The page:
trevmex's tumblings

Java Coder, JavaScripter, Rubyist, Functional Programmer, Agile Practitioner.

Setting up SourceGear DiffMerge with Perforce in Mac OS X

I use Perforce at work and I rather dislike the merge tool that comes with it, p4merge. Mainly because it tends to crash while doing merges often.

I got so sick of it, I sought out alternatives, when I came across DiffMerge by SourceGear. It is free, and seems to crash less than p4merge. The trick is to get Perforce (p4v) to use it.

I found a great blog post about just this over at Ed’s Blog, but it was for Windows. In the comments section, Zeya has a solution for the Mac version of p4v, which after some tinkering I got to work. Here is how:

(Prerequisite: have p4v installed.)

  1. Download and install DiffMerge. Make sure to select “OS X 10.6+ Installer (Intel).” The DMG does not contain the necessary components.
  2. Open p4v in the /Applications directory, or execute this in the Terminal:
    open /Applications/
  3. Click on the P4V menu, then Preferences (or press Cmd-,).
  4. In the Preferences window that appears, click on Diff in the list on the left.
  5. Click on the Other application radio button.
  6. In the Location text area, type:
  7. In the Arguments text area, type:
    -nosplash %1 %2
  8. Next, click on Merge in the list on the left.
  9. Click on the Other application radio button.
  10. In the Location text area, type:
  11. In the Arguments text area, type:
    -nosplash -m -r %r %1 %b %2
    (note this is different that Diff)

  12. Click the OK button.

That’s it! Now, the next time you do a diff or merge in p4v, DiffMerge will be used instead of p4merge. Much better!

#JavaOne Adopting Java: Create Java’s Future. Now. [Notes]

Martijn Verburg, Séti Afanou


  • JUG - Java User Group
  • JCP - Java Community Process
  • JSR - Java Specification Request
  • RI - Reference Implementation
  • TCK - Technology Compatibility Kit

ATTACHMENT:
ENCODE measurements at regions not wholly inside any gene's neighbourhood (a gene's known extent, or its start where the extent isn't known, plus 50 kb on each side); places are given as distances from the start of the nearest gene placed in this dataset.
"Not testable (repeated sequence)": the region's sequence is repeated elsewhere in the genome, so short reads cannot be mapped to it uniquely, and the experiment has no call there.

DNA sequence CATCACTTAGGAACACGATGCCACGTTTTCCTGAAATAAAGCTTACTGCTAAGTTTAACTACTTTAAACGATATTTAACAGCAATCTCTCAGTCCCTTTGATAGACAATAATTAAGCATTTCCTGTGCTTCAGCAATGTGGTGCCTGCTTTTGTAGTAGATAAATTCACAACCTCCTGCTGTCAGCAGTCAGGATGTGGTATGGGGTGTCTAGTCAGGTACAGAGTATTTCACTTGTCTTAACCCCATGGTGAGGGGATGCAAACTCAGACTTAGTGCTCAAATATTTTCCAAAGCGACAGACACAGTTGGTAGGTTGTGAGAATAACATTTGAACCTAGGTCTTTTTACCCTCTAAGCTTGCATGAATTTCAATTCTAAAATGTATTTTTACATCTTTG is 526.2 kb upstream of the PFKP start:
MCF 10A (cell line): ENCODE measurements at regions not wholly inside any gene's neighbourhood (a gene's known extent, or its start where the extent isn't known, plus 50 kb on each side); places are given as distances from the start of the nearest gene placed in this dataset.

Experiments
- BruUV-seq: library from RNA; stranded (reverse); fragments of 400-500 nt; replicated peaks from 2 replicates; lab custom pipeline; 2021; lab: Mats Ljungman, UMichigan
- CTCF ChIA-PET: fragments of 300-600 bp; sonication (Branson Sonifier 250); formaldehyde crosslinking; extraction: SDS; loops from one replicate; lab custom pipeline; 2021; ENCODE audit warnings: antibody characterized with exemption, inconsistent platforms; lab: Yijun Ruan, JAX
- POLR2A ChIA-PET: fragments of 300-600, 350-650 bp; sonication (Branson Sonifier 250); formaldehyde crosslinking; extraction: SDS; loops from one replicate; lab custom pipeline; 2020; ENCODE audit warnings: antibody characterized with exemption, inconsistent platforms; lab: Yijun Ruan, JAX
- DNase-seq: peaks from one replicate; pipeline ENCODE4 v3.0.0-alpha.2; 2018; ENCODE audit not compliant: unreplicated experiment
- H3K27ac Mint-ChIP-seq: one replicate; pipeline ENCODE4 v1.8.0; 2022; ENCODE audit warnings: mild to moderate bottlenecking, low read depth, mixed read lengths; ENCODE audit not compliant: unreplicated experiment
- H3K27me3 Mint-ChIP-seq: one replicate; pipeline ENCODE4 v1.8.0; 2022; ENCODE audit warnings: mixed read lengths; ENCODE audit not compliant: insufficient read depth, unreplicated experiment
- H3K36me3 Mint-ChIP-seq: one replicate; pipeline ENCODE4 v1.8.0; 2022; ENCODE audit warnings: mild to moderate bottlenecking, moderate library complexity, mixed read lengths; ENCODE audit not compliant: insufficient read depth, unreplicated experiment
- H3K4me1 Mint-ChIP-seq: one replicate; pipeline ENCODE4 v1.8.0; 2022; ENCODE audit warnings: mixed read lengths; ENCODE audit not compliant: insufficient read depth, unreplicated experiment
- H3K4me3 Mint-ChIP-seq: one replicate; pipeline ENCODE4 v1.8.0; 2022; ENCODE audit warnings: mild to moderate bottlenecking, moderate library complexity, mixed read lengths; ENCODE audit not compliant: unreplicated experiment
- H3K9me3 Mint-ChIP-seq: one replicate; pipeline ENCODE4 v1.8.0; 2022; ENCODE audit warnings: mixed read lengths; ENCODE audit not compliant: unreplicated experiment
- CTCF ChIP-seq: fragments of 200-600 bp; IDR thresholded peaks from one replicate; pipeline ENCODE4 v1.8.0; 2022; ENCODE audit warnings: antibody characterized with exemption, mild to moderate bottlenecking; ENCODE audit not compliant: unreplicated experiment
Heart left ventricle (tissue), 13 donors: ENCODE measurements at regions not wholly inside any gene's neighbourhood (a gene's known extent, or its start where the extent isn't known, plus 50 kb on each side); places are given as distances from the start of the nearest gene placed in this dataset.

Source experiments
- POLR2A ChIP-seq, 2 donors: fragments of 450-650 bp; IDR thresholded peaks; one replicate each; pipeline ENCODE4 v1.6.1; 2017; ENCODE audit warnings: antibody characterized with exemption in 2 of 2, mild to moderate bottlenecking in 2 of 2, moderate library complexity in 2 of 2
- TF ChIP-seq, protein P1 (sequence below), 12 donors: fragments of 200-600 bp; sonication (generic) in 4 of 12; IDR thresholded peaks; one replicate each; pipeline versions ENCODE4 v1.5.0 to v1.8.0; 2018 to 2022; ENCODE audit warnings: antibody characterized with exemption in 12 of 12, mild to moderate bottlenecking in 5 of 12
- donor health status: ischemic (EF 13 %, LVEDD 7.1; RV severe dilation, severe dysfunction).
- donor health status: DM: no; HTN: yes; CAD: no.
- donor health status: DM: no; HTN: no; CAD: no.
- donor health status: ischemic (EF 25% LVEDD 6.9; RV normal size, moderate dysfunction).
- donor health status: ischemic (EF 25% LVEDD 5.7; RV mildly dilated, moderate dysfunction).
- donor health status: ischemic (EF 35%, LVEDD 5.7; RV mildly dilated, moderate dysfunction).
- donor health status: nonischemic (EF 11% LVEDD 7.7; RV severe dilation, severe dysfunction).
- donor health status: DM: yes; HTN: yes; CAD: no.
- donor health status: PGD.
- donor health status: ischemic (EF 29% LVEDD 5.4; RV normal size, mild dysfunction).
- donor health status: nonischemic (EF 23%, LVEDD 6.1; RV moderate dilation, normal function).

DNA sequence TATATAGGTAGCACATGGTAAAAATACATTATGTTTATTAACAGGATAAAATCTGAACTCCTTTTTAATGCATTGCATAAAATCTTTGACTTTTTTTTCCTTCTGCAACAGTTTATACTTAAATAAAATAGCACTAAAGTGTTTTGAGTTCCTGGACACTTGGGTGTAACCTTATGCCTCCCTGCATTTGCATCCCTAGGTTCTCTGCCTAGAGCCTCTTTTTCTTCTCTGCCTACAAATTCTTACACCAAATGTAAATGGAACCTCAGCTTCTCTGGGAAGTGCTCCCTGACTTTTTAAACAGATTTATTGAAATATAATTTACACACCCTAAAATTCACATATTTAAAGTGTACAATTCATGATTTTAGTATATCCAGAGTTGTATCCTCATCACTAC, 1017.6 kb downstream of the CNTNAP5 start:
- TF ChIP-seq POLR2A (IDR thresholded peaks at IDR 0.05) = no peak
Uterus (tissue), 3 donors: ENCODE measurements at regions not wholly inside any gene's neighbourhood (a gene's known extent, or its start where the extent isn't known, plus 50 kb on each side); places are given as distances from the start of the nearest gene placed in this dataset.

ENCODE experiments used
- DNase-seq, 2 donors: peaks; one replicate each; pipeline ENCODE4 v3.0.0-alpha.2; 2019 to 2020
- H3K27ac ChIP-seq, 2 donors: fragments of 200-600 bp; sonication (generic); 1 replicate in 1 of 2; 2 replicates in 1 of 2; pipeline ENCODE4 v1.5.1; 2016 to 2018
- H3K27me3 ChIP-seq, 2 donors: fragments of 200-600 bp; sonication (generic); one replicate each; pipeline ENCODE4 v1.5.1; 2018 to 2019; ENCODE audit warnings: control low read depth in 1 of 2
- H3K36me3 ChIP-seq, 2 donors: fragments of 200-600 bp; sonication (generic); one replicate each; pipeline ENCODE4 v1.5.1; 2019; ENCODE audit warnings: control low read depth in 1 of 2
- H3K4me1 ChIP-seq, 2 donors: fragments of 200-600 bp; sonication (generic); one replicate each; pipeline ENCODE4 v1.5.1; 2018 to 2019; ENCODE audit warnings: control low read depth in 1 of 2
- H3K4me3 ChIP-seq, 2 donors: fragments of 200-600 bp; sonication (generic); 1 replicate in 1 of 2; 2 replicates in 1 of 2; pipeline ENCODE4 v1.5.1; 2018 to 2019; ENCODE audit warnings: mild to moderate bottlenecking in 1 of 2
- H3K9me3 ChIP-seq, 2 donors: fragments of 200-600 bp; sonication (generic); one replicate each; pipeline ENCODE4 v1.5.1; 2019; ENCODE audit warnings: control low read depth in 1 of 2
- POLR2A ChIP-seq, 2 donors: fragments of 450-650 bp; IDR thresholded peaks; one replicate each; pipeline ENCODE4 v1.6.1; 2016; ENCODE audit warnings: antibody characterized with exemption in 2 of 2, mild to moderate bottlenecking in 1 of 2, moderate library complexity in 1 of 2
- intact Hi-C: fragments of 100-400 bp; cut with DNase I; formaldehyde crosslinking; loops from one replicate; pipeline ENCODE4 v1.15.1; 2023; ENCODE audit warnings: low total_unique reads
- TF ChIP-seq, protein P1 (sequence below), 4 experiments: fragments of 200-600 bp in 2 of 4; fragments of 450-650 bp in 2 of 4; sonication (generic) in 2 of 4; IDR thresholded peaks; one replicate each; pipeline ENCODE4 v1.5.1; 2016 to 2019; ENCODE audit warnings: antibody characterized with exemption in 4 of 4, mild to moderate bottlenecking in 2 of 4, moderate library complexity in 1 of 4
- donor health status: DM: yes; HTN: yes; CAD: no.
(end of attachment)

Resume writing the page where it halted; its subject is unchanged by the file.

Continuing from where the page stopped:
Java EE’s RI is usually JBoss or GlassFish

If you want to have an RI you have to pass the TCK (their test suite).

Adopting a JSR starts here.

You should get involved in shaping Java if you like coding in Java. If you don’t then other people (not you) will be the people shaping the language, and that could be a bad thing for you…

JUGs can get involved with JSRs in lots of ways. One of the big ones is through training, testing and debugging.

One of the fun things about the program is that you can meet lots of people from other JUGs around the world.

Every single JSR is developed out in the open. It is all public and open for comment.

You can join the virtual JUG if you do not have a JUG near you.

Java is build by OpenJDK. You can compile Java 9 right now!

A great way to give back is to try out the new APIs (write an app that runs against a proposed API) and see if it works the way you expect.

You can work on RIs themselves as well! One fun one is JavaMoney.

There is also a units and measurements API that you can contribute to as well.

Oracle is the lead for most of the Java EE JSRs, if you want to get involved with them, check out

You can also join the “Expert Group” for a JSR, but fair warning it is a 20-40 hour per week time sink if you decide to do that.

If you are really insane, you can ask to join the executive committee. There is almost no tech work on the executive committee, it is almost all lawyer work.

If you want to get involved with a JSR, make sure you contact the Spec Lead before diving in.

Great information, thanks!


#JavaOne James Gosling, Robots, the Raspberry Pi, and Small Devices [Notes]

James Gosling, José Pereda, Johannes Weigend, Shai Almog, Jens Deters

Java can be used to program any number of embedded systems. James Gosling, the father of the Java language is using JavaSE embedded on ARM to power robots in the ocean to do research.

Also, it seems that the embedded comminuty REALLY LIKES Netbeans as an IDE.

Java works great on RaspberryPI hobby hardward boxes. RaspberryPis are cool because they allow you to rapid prototype hardware project for very low cost. There is a great library called Pi4J to help you write Java code on a RaspberryPi.

RaspberryPis are a great thing to play with your kids with. They are good tools to get your kids excited about programming and computer engineering.

Fun stuff!

Solarized Dark for Slack

We use Slack at work for intra-office communication. It is a great tool, but I don’t really like the default color scheme. Fortunately, you can customize it (well at least the sidebar).

I like Solarized colors, so I set about making a Solarized Dark Sidebar Theme. Here is how you do it:

  1. Click on your name in the bottom right and open Preferences:
  2. Click on the Sidebar Theme tab on the left.
  3. Click the link on the bottom of the pane that says: Feeling adventurous? You can customize your theme and share it with others.
  4. Copy this line:
  5. Paste the line in the box at the bottom of the dialog:
  6. Click Done.

And voila! You now have solarized Dark colors in your Slack Sidebar: